Tuesday, January 08, 2008
The hydrometer is a simple instrument that measures the weight--or gravity--of a liquid in relation to the weight of water. Because the relation of the gravity to water is specified, the resulting measure is called a specific gravity. A hydrometer will float higher in a heavy liquid, such as one with a quantity of sugar dissolved in it, and lower in a light liquid, such as water or alcohol. In truth, the average winemaker has no interest in the specific gravity of a must per se, but has a very keen interest in the amount of sugar dissolved in it, for yeast converts sugar into carbon dioxide and alcohol. By knowing how much sugar one started with and ended with, one can easily calculate the resulting alcohol.
There are many variants of the hydrometer. Some have only one scale, some two and some three. The typical hydrometer measures three things: specific gravity (S.G.), potential alcohol (P.A.), and sugar.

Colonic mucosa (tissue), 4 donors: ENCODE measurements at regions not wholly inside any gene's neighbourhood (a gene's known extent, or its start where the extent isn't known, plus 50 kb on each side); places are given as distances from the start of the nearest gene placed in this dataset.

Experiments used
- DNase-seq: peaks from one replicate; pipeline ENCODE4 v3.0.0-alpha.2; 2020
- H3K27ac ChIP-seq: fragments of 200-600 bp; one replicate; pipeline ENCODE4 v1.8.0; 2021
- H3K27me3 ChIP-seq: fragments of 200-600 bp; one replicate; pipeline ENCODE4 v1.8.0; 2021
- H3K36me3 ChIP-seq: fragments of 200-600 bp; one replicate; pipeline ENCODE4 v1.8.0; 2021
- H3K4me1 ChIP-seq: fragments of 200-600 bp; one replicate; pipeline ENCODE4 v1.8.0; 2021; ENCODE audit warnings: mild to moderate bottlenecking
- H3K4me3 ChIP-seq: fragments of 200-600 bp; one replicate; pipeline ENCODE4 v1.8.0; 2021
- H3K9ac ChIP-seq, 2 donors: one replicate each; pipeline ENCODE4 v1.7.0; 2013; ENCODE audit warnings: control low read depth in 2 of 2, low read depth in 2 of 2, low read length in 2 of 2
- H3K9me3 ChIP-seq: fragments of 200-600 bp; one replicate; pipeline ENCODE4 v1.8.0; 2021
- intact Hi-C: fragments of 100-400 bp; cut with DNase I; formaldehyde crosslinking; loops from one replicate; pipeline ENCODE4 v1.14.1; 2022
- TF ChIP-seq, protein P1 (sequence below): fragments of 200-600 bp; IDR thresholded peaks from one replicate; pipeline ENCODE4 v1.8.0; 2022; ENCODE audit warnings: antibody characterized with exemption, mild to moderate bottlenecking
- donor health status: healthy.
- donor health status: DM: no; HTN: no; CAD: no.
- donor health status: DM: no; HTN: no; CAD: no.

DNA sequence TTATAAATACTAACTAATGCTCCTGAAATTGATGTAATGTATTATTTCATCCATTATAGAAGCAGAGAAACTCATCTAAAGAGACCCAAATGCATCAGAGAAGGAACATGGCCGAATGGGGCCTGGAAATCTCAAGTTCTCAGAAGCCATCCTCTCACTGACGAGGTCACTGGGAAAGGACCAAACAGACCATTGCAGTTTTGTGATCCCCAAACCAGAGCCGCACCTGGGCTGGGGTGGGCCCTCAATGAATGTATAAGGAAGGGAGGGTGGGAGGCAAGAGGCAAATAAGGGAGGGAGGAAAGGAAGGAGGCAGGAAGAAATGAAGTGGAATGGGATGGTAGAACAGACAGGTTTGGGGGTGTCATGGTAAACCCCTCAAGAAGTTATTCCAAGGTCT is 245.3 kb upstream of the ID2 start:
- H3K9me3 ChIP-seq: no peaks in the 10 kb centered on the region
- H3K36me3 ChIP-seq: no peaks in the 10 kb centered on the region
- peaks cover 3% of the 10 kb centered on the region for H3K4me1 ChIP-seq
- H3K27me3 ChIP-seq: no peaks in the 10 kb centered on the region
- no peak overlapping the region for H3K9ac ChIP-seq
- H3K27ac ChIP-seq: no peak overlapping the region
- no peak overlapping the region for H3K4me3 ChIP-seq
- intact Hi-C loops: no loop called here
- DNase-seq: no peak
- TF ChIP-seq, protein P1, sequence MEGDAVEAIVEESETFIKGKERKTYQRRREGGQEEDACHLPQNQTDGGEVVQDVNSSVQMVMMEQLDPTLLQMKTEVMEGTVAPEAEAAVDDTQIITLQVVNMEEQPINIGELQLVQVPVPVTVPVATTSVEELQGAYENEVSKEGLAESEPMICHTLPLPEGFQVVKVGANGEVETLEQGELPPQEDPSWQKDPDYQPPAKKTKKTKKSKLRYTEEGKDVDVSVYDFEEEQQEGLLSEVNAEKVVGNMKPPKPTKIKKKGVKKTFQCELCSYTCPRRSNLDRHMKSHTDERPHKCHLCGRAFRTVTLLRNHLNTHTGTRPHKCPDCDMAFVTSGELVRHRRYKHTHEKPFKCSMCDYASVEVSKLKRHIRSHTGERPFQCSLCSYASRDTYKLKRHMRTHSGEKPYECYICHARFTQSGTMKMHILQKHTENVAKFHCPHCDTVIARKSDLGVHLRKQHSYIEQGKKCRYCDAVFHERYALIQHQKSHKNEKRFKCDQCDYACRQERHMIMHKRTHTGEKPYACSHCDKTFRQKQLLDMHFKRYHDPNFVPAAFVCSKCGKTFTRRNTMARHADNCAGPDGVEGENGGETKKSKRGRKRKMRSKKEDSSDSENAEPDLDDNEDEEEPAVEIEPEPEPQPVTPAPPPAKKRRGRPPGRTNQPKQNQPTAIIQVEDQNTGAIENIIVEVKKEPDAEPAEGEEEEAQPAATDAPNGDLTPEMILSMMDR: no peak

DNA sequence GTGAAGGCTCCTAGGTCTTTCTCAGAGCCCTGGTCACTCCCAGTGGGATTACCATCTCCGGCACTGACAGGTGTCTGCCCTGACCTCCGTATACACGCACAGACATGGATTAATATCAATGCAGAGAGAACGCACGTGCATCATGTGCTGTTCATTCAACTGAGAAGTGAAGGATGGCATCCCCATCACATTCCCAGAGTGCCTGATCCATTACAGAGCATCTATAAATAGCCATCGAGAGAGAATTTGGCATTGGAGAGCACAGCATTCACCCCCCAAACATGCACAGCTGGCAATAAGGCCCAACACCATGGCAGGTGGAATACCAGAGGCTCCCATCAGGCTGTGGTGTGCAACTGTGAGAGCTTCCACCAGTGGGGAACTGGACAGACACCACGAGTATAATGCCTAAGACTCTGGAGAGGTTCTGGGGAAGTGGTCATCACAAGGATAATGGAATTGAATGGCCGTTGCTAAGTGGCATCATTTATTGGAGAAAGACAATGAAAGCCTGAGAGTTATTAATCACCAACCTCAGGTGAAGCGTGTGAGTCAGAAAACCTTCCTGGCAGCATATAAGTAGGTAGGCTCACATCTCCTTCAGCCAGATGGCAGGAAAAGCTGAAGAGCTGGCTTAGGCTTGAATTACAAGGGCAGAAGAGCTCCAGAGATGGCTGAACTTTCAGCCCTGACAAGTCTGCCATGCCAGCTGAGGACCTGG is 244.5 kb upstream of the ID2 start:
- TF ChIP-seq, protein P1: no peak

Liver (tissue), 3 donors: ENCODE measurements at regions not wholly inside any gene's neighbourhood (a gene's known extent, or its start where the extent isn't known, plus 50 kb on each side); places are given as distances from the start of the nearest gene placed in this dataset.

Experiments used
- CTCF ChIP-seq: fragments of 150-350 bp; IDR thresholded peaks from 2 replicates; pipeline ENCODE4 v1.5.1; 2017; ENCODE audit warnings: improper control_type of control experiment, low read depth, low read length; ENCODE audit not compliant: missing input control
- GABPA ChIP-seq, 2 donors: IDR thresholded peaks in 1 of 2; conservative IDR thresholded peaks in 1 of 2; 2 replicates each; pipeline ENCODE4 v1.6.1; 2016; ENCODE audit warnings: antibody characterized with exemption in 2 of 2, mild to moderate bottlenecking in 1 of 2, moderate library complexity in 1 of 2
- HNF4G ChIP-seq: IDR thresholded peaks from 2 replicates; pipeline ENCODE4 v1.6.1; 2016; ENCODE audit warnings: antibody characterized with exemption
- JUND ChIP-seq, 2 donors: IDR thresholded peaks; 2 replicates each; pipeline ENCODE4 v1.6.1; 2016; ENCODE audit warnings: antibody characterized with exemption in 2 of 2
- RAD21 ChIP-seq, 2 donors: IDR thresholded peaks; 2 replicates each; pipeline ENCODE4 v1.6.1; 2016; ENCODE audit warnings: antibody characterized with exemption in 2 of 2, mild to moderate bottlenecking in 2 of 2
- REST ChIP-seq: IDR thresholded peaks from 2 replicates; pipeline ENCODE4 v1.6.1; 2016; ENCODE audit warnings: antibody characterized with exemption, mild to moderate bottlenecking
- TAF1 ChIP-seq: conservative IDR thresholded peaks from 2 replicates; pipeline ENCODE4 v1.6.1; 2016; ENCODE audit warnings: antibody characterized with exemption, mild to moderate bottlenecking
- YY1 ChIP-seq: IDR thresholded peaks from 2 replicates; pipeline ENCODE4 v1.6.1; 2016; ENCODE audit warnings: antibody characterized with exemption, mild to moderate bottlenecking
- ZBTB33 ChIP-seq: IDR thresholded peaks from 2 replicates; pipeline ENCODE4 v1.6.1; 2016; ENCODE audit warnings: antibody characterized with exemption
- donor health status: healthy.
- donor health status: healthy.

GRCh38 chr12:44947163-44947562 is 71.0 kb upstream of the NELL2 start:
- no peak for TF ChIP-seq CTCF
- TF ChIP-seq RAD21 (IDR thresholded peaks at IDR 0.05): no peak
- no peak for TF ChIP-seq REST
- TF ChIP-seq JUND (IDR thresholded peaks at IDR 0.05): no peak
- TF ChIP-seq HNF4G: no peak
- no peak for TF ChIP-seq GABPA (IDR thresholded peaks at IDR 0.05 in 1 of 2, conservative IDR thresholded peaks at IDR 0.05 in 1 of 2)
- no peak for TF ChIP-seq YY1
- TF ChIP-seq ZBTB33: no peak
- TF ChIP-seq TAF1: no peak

How To Use The Hydrometer
It's really pretty easy to use the hydrometer; just follow these simple steps:
1. Sanitize the hydrometer, wine thief, and test jar.
2. Place test cylinder on flat surface.
3. Draw a sample of "clean" must or wine with the wine thief - avoid testing samples that contain solid particles, since this will affect the readings.
4. Fill the test jar with enough liquid to just float the hydrometer - about 80% full.
5. Gently lower the hydrometer into the test jar; spin the hydrometer as you release it, so no bubbles stick to the bottom of the hydrometer (this can also affect readings).
6. Making sure the hydrometer isn't touching the sides of the test jar and is floating freely, take a reading across the bottom of the meniscus (see diagram to the left). Meniscus is a fancy word for the curved surface of the liquid.
7. Be sure to take good records of your readings!
That's it! Pretty simple, huh. There are a couple other things that we need to knew about the hydrometer, which will be covered next week.
Using Your Hydrometer - Part 2
Brix Scale Calculations